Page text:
When I was in college the King James Bible was pretty much the predominant translation used in most churches. Sometimes I miss the days when nearly everyone was reading from the same translation. We are wealthy in God’s Word today, with many good English translations of the Scriptures available. (There are some stinkers, too.) But in those days, it was the King James Version.
The college I went to emphasized what is called “The Great Commission” given to us by Jesus after His resurrection and before He ascended into Heaven. It appears five times in the New Testament, in Matthew 28, Mark 16, Luke 24, John 20 and Acts 1. But the first time the Great Commission appears is in the Gospel of Matthew. In the King James Version it reads like this:
And Jesus came and spake unto them, saying, All power is given unto me in heaven and in earth. Go ye therefore, and teach all nations, baptizing them in the name of the Father, and of the Son, and of the Holy Ghost: Teaching them to observe all things whatsoever I have commanded you: and, lo, I am with you alway, even unto the end of the world. Amen.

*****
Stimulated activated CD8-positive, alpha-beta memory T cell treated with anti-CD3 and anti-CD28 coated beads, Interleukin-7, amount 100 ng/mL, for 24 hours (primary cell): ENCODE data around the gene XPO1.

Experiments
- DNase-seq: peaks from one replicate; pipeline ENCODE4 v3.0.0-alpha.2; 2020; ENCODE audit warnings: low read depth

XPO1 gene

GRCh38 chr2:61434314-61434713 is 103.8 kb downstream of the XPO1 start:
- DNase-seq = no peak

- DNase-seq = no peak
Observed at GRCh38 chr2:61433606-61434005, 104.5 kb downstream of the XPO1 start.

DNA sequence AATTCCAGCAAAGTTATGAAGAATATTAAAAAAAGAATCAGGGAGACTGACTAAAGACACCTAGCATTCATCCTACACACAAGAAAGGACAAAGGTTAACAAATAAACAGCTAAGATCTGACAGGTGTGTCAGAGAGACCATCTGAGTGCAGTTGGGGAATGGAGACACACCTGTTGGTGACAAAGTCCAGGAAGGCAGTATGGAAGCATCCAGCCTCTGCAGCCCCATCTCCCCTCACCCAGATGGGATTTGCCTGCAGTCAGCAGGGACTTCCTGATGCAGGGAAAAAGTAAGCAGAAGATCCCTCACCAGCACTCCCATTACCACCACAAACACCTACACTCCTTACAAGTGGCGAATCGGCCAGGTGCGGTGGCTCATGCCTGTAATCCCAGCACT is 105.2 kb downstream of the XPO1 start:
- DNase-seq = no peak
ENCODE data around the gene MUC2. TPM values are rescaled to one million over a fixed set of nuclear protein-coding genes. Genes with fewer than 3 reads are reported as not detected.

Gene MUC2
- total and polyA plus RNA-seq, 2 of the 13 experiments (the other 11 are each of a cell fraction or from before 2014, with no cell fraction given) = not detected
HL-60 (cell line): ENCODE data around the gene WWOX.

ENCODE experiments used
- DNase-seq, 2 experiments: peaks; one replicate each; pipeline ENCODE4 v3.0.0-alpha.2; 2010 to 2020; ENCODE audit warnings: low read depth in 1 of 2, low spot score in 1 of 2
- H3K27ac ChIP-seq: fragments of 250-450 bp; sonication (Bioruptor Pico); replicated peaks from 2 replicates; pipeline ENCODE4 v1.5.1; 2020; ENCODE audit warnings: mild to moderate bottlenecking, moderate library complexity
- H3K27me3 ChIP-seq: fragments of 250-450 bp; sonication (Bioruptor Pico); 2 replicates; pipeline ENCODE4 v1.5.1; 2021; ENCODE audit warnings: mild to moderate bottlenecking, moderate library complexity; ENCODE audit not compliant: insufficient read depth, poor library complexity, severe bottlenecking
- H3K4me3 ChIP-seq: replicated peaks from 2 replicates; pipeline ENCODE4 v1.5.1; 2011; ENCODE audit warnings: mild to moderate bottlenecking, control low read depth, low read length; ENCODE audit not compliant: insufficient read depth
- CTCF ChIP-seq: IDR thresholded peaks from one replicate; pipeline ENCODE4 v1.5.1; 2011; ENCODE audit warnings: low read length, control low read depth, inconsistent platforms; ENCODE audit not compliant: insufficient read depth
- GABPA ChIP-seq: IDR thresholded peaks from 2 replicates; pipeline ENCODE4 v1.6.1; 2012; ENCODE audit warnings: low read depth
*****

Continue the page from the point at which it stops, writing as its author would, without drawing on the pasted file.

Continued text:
Verse 19 begins “Go ye therefore and teach all nations…”. And despite the fact that the word “teaching” occurs in verse 20, there are actually two different Greek words translated as “teach” and “teaching”. This is why most modern translations have Matthew 28:19 worded this way:
“Go therefore and make disciples of all nations…” (English Standard Version)
The first word translated as “teach” or “make disciples” in Matthew 28:19 is based on the Greek word mathetes, which means “disciple”. In verse 20, the second word, translated as “teaching” (in both the King James and modern translations) is the Greek word didasko, which means simply “teach” or “teaching”. So there really are two different words used in the Greek text. The King James translators often translated different Greek words with the same English word for stylistic reasons (i.e., they thought it sounded better). But this is why most modern translations use the phrase “make disciples” instead of “teach” in Matthew 28:19.